How Data is powering the future of energy companies

By Soline Kauffmann-Tourkestansky - 08 June 2017

If you are an energy junkie (understand, work in the energy industry), one of the big debate is whether the Horizon 2020 objectives (20% cut in greenhouse gas emission, 20% renewable energy production, 20% energy efficiency improvement) will be reached? The answer is « yes », according to the cleantech and greentech start-ups diligently working towards implementing sustainable energy innovation in smart cities.

For the corporates, while the new H2020 regulations could have initially been perceived as a constraint, they are now generating growing opportunities, namely when it comes to energy efficiency. This trend goes hand in hand with the rise of connected homes or cities, a market still highly under-tapped when applied to the energy sector. All players have entered the game. German giant E.ON hit the headlines when it announced in 2014 a split in two distinct entities: Uniper, to deal with traditional energy (hydro, natural gas, coal) and trading activities, and E.ON, the old name kept for its new branded entity, to deal with renewables, energy networks and customer solutions. This new E.ON strongly echoes what Ethernet inventor Bob Metcalfe coined as Enernet. Distributed energy, storage, data-driven consumption and a new approach are all parts of this new vision. As a matter of fact, 100% of the energy startups rated by Early Metrics so far work on at least one of those topics, trying to bring intelligence, connectivity and stability to the industry.

Let’s explore how innovation is transforming the energy industry.

Data, your best friend when igniting energy transformation

Energy efficiency requires first and foremost an accurate understanding of one’s environment, which means the collection of energy data. Monitoring startups like Ubigreen enable business facilities to track energy consumption and push for the adoption of eco-friendly behaviours. Energy consumers are, however, not the only ones interested in their consumption data. Some startups started working on energy data-based business models. Part of the connected home startups, for instance, is specifically aimed at aggregating data and understanding consumption patterns on a large scale (city, region, nation). Google-Nest Labs’ Rush Hour Rewards program is a strong example of such approach. By learning how customers behave, it is possible to implement demand-side management programs and reward customers who accept to lower their consumption at peak hours, thus avoiding blackouts and grid complications.

Beyond understanding how heating and AC impact utilities and grid operators, some startups have developed technologies to investigate the exact role each and every electrically powered device has on the overall energy demand, and how they are used. Homepulse for instance disaggregates the load curve and identifies « events » that are then matched to a specific action — use of a coffee machine, toaster and so on so forth. Homepulse thus builds a bridge between the energy world and other verticals such as home appliances. The enernet here finds another illustration as energy data creates a dense network of relationships between different services providers, manufacturers and the end-users.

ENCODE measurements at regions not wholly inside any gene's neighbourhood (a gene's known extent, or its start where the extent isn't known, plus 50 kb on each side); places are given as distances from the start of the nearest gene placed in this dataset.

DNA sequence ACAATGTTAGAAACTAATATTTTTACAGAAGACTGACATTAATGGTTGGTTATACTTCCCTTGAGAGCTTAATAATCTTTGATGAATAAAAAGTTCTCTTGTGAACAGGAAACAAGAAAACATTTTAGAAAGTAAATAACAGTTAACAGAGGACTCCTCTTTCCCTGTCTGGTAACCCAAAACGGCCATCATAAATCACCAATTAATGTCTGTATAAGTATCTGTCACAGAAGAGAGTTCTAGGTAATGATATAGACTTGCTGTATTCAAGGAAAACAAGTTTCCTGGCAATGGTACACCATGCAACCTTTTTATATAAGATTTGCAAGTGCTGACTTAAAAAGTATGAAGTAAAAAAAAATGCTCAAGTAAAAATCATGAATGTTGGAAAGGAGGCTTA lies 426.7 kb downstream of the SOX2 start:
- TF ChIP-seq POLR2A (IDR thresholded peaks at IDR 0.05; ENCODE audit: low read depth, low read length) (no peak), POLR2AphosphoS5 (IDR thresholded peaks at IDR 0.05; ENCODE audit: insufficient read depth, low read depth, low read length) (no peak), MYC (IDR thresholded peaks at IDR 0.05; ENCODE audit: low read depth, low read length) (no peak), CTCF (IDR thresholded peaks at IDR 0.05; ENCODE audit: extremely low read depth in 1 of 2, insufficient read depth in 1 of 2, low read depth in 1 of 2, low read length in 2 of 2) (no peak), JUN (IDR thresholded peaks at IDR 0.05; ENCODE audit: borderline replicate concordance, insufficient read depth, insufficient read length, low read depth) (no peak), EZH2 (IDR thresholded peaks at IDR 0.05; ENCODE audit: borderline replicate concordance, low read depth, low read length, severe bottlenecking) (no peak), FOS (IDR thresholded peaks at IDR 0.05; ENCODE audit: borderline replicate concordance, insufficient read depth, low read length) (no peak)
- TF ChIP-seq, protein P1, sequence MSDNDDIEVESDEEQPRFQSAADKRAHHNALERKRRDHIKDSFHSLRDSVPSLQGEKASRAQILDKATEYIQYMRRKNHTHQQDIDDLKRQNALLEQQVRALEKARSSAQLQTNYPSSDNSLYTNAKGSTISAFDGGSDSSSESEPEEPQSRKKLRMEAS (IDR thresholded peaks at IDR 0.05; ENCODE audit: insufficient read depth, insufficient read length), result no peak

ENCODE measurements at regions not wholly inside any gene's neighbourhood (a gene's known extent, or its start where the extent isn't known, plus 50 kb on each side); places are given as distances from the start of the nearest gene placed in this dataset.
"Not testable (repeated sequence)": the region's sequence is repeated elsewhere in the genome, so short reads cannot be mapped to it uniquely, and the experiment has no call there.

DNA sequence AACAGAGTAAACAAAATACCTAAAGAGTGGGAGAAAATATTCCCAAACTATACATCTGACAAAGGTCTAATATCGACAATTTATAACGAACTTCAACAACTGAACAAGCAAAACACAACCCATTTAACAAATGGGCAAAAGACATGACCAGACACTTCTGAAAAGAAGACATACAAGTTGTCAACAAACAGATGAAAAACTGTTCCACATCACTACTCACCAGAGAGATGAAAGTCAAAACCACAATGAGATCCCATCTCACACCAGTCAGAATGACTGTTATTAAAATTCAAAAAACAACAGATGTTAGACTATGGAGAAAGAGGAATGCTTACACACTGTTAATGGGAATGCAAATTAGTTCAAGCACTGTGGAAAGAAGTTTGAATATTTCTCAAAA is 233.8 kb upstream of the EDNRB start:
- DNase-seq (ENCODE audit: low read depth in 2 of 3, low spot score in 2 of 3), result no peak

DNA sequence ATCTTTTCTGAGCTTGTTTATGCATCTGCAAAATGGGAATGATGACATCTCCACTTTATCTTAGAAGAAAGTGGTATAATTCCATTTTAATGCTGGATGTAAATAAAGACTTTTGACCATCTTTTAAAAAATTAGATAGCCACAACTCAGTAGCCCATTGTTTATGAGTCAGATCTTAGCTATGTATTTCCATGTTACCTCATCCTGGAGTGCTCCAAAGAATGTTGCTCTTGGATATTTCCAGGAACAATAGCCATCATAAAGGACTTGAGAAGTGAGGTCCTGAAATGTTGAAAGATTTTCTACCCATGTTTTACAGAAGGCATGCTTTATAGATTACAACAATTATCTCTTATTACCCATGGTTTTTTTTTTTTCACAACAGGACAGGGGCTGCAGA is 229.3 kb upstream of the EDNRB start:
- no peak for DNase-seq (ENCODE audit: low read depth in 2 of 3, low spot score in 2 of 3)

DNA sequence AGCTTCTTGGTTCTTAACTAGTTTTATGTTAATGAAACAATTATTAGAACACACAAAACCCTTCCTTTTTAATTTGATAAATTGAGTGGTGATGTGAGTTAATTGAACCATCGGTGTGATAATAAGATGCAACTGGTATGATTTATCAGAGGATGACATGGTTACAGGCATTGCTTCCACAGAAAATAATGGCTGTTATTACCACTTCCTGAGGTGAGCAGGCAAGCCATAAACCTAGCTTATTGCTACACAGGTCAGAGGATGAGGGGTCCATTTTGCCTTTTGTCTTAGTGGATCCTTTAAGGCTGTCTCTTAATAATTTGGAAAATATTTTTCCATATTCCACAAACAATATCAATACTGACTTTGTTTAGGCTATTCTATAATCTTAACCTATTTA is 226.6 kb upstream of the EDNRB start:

The next big facelift: updating the energy infrastructures

Whilst data can help understand energy use, and technology innovation provides adaptable and curated solutions for consumer usage, the main challenge for the energy industry is infrastructure update. The current grids are made to support the centralized production of conventional energy but with decentralized energy production comes complications. Decentralization and the rise of renewables quite logically bring stability issues since harmonic and voltage interferences cause disconnection or short circuits. Startups are focusing on these challenges specifically: Synvertec has developed an algorithm to smooth out the integration of renewables onto the grid and favours the deployment of photovoltaic. As the economics around storage and local generation are not obvious in all countries yet, managing the electricity production is also an issue, which is being tackled by startups like eLum Energy, who provides a software to help store, sell and use microgrids energy at the best moment.

By driving data collection and analysis, and contributing to synergies old and new infrastructures, startups power the energy industry transformation Market decentralization and the rise of connected- homes, -buildings and -cities leave an open gap for small players provide hi-tech solutions all along the value chain. Here again, the key to success and energy transformation acceleration lies in the nature of the collaboration between large corporates, and startups.

So, will you be more like E.ON or Uniper?

Jonathan Williet, for Early Metrics

Startups mentioned in this article have been rated by Early Metrics

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